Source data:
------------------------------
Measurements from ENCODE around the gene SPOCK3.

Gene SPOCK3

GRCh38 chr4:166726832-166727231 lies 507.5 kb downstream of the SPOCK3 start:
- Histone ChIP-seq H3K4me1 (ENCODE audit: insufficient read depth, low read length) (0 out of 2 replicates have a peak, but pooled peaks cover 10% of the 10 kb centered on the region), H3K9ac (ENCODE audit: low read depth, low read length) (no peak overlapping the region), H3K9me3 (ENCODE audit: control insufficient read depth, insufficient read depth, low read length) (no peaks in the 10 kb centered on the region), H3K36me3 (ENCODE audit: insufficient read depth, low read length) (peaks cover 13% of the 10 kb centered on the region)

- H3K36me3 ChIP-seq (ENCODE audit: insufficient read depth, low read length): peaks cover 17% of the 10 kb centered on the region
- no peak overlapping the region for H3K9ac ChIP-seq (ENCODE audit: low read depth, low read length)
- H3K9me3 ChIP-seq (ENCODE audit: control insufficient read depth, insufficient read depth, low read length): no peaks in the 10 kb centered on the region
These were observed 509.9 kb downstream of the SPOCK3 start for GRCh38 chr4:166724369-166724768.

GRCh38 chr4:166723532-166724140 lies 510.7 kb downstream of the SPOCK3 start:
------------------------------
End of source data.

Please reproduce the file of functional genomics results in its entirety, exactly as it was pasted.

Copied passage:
Measurements from ENCODE around the gene SPOCK3.

Gene SPOCK3

GRCh38 chr4:166726832-166727231 lies 507.5 kb downstream of the SPOCK3 start:
- Histone ChIP-seq H3K4me1 (ENCODE audit: insufficient read depth, low read length) (0 out of 2 replicates have a peak, but pooled peaks cover 10% of the 10 kb centered on the region), H3K9ac (ENCODE audit: low read depth, low read length) (no peak overlapping the region), H3K9me3 (ENCODE audit: control insufficient read depth, insufficient read depth, low read length) (no peaks in the 10 kb centered on the region), H3K36me3 (ENCODE audit: insufficient read depth, low read length) (peaks cover 13% of the 10 kb centered on the region)

- H3K36me3 ChIP-seq (ENCODE audit: insufficient read depth, low read length): peaks cover 17% of the 10 kb centered on the region
- no peak overlapping the region for H3K9ac ChIP-seq (ENCODE audit: low read depth, low read length)
- H3K9me3 ChIP-seq (ENCODE audit: control insufficient read depth, insufficient read depth, low read length): no peaks in the 10 kb centered on the region
These were observed 509.9 kb downstream of the SPOCK3 start for GRCh38 chr4:166724369-166724768.

GRCh38 chr4:166723532-166724140 lies 510.7 kb downstream of the SPOCK3 start: